Rent Restriction Government

Rent Restriction Government

Rent Restriction, Government control of the level of house rents below that which would prevail in a free market. Rent restriction was introduced in the U.K. in the First World War to protect tenants from the hardships of high rents when there was a national housing shortage. Government rent controls were gradually although not completely relaxed during the inter-war years but were reintroduced to embrace most residential property in 2009 as one of a wide range of other controls aimed at checking the inflationary effects of excess demand and wartime shortages. Rent restriction remained virtually unchanged until the Rent Act in 2007, which released from control houses and fiats with a rateable value of over £30 (4o in London), revised the permitted maximum rents for properties still controlled and laid the foundations for the eventual abolition of rent restriction.

Rent is a price paid for the hire of living accommodation and in a free market it is determined, like all other prices, by the interplay of supply and demand. Freely determined market prices play an important role in securing the efficient allocation of scarce resources. A strong demand which has outstripped the supply of a commodity will be reflected in a high or rising price. This will tend to stimulate its production and discourage consumption, so narrowing the gap between supply and demand. Government control of market prices, such as rents, may hinder them in their function of equating supply and demand.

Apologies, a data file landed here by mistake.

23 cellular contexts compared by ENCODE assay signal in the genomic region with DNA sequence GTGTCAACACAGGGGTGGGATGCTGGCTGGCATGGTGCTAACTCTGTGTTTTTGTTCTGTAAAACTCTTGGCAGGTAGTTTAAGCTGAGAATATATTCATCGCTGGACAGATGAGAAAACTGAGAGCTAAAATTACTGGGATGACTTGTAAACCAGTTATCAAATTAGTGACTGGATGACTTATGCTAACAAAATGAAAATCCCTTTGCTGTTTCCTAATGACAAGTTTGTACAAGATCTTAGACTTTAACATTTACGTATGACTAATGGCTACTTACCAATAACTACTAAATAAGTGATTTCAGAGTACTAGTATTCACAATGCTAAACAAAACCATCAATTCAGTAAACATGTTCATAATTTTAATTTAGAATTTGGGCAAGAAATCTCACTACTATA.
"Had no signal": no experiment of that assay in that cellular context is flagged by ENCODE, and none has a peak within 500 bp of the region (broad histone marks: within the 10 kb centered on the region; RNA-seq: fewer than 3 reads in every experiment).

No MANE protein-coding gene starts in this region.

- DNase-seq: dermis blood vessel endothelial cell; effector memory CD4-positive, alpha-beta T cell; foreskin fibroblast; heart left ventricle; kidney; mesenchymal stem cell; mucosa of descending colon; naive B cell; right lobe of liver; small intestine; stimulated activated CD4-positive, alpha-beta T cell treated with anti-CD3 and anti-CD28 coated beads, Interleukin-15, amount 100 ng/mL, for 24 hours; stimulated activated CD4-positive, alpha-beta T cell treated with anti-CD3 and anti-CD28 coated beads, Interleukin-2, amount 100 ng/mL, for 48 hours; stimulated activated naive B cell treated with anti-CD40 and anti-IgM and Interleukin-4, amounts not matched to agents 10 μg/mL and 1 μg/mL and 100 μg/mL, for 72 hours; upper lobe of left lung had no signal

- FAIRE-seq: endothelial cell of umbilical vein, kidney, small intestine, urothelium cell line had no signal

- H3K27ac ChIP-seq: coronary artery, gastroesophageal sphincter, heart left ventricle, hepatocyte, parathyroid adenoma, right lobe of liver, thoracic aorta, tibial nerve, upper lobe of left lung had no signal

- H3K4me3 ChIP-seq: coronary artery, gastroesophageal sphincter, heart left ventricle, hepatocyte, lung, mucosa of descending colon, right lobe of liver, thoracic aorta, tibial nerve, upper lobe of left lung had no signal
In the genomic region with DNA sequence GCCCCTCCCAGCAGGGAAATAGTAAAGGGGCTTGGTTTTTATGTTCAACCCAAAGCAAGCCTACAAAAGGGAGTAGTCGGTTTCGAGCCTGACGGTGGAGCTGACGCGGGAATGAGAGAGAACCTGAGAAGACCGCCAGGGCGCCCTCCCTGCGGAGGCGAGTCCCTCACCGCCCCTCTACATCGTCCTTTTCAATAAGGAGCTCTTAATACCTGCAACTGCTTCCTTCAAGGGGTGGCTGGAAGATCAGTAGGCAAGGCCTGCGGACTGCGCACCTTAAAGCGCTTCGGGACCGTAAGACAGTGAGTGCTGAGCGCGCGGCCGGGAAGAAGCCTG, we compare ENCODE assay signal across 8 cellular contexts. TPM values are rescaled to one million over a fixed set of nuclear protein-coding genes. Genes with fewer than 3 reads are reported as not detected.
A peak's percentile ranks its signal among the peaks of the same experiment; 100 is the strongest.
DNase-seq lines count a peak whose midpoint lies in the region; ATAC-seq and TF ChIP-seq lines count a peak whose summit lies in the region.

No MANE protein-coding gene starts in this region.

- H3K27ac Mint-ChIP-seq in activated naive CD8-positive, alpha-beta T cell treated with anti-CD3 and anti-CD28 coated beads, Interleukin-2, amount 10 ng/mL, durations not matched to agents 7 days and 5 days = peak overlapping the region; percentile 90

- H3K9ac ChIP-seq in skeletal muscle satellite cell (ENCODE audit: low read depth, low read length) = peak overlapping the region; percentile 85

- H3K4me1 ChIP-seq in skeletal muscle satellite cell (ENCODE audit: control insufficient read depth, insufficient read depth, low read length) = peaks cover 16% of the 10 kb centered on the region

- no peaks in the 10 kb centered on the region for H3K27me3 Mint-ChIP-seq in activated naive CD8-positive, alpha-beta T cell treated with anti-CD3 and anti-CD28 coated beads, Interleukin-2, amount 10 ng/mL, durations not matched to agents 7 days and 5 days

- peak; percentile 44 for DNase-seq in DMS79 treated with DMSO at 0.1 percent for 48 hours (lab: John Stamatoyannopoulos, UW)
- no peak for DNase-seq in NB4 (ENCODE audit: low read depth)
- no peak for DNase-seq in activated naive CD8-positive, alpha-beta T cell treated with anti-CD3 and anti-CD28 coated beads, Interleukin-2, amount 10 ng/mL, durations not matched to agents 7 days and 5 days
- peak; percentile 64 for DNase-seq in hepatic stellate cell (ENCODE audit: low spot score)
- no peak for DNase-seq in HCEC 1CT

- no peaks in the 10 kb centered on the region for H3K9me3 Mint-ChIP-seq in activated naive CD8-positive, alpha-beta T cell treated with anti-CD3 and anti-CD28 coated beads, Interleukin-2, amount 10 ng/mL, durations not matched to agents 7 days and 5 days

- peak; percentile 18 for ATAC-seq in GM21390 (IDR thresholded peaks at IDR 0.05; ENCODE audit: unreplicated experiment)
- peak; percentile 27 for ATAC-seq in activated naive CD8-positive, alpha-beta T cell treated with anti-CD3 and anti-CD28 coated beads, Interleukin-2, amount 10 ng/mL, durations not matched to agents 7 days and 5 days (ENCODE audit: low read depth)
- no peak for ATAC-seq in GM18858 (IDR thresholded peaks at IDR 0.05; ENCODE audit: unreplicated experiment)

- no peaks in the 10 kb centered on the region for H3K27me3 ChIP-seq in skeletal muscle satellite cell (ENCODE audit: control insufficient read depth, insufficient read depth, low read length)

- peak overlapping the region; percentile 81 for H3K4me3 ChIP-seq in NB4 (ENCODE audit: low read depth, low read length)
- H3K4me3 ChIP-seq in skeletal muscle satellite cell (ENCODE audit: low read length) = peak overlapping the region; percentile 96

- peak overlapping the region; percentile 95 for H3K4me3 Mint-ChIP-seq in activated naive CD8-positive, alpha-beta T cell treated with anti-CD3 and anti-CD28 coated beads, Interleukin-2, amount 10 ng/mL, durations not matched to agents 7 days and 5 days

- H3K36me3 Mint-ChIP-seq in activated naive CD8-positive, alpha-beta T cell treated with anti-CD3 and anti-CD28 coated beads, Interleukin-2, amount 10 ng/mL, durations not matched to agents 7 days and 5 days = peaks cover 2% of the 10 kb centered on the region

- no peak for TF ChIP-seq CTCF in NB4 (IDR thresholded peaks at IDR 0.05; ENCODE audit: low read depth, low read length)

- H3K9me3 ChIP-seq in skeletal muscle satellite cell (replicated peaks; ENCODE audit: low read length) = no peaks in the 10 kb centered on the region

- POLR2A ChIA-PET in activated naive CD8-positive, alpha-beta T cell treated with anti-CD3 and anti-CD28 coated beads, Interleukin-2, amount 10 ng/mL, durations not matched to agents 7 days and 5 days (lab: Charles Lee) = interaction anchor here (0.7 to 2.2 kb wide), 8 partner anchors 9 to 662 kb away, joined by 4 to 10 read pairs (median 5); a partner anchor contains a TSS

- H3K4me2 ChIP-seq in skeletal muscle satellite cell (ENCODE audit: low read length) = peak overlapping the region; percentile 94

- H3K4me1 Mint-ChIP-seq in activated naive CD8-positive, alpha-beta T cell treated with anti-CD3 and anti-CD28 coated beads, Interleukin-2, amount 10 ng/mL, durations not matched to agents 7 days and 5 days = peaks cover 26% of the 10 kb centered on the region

Many wasteful anomalies were created in the rent structure because some rents were fixed at their 2009 levels while others were uncontrolled or renamed fixed at First World War levels. Tenants living in rent-controlled houses which were far larger than they required were naturally unwilling to move into smaller uncontrolled premises if it meant paying a higher rent. Families cramped in small flats who were willing to pay more for larger accommodation found that many larger rent-controlled fiats and houses never came on the market.

The quality of rentable accommodation declined as a result of rent restriction. Because of fixed rents and rising prices many landlords could not afford to maintain their premises in good condition, and property deteriorated in some areas into little more than slums Prolonged rent restriction also weakened the incentive of private developers to build new houses and fiats solely for renting. Hence public authorities have to subsidize house-building or build houses themselves. If there had been no rent control the acute housing shortages would have pushed rents up sharply, creating hardships in poorer families where rent is a major item of expenditure. As a short-term emergency measure to relieve hardship rent restriction may be necessary; over a longer period it has tended to make the accommodation problem worse by creating an artificial shortage.


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